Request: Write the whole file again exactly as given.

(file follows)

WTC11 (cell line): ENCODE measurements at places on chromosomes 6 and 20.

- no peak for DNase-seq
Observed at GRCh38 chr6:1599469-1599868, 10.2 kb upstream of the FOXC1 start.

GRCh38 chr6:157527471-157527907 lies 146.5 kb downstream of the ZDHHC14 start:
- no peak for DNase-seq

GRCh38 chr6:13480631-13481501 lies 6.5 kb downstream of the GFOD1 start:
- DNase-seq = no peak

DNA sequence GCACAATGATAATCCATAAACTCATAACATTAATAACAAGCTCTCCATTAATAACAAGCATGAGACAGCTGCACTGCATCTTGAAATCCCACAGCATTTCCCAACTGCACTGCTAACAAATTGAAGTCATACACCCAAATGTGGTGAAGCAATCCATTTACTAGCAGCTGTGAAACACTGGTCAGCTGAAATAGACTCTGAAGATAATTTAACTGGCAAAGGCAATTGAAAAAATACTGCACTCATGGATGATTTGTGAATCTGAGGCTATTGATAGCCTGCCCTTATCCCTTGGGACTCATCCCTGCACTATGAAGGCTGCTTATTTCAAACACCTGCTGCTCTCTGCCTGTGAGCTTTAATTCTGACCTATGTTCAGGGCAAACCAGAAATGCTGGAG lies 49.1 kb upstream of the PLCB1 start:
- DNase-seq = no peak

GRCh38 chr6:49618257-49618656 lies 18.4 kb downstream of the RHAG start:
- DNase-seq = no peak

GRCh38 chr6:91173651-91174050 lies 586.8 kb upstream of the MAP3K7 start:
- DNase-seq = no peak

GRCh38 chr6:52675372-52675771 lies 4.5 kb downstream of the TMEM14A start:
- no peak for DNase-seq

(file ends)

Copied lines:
WTC11 (cell line): ENCODE measurements at places on chromosomes 6 and 20.

- no peak for DNase-seq
Observed at GRCh38 chr6:1599469-1599868, 10.2 kb upstream of the FOXC1 start.

GRCh38 chr6:157527471-157527907 lies 146.5 kb downstream of the ZDHHC14 start:
- no peak for DNase-seq

GRCh38 chr6:13480631-13481501 lies 6.5 kb downstream of the GFOD1 start:
- DNase-seq = no peak

DNA sequence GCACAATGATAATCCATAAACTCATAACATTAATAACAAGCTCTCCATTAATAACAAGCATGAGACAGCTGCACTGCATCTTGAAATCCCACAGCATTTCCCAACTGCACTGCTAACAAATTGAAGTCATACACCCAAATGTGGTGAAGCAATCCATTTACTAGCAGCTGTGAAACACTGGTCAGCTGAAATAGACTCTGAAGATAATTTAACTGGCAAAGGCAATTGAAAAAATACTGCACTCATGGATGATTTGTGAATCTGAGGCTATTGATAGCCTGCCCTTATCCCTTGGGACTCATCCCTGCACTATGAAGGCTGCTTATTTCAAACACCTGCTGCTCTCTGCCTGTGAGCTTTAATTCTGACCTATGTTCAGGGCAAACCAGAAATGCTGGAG lies 49.1 kb upstream of the PLCB1 start:
- DNase-seq = no peak

GRCh38 chr6:49618257-49618656 lies 18.4 kb downstream of the RHAG start:
- DNase-seq = no peak

GRCh38 chr6:91173651-91174050 lies 586.8 kb upstream of the MAP3K7 start:
- DNase-seq = no peak

GRCh38 chr6:52675372-52675771 lies 4.5 kb downstream of the TMEM14A start:
- no peak for DNase-seq